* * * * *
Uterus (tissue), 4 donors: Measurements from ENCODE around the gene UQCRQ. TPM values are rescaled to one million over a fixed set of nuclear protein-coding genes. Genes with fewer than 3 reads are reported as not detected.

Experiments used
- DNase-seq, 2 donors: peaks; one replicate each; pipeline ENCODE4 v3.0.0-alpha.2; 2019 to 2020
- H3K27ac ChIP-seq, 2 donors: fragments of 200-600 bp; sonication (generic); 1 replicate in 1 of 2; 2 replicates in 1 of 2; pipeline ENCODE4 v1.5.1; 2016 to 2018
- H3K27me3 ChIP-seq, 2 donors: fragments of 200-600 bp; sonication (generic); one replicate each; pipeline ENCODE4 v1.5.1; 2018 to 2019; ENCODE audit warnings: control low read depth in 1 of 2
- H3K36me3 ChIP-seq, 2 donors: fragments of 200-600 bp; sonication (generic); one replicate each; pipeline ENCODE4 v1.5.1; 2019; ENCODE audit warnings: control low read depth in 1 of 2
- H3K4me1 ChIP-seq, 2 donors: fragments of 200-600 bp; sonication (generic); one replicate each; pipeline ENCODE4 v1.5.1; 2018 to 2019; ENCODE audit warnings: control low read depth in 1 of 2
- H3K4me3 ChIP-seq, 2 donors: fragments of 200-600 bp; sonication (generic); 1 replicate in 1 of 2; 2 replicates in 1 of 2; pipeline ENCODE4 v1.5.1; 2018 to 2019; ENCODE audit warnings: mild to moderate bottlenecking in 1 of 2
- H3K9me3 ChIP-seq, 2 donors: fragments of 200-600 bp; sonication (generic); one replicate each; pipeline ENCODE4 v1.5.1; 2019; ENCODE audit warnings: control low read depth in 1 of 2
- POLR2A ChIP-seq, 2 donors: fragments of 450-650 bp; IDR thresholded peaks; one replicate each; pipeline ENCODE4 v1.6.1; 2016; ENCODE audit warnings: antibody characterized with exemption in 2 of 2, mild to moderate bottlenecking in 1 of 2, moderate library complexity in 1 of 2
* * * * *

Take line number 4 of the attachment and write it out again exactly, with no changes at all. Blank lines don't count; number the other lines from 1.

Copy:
- H3K27ac ChIP-seq, 2 donors: fragments of 200-600 bp; sonication (generic); 1 replicate in 1 of 2; 2 replicates in 1 of 2; pipeline ENCODE4 v1.5.1; 2016 to 2018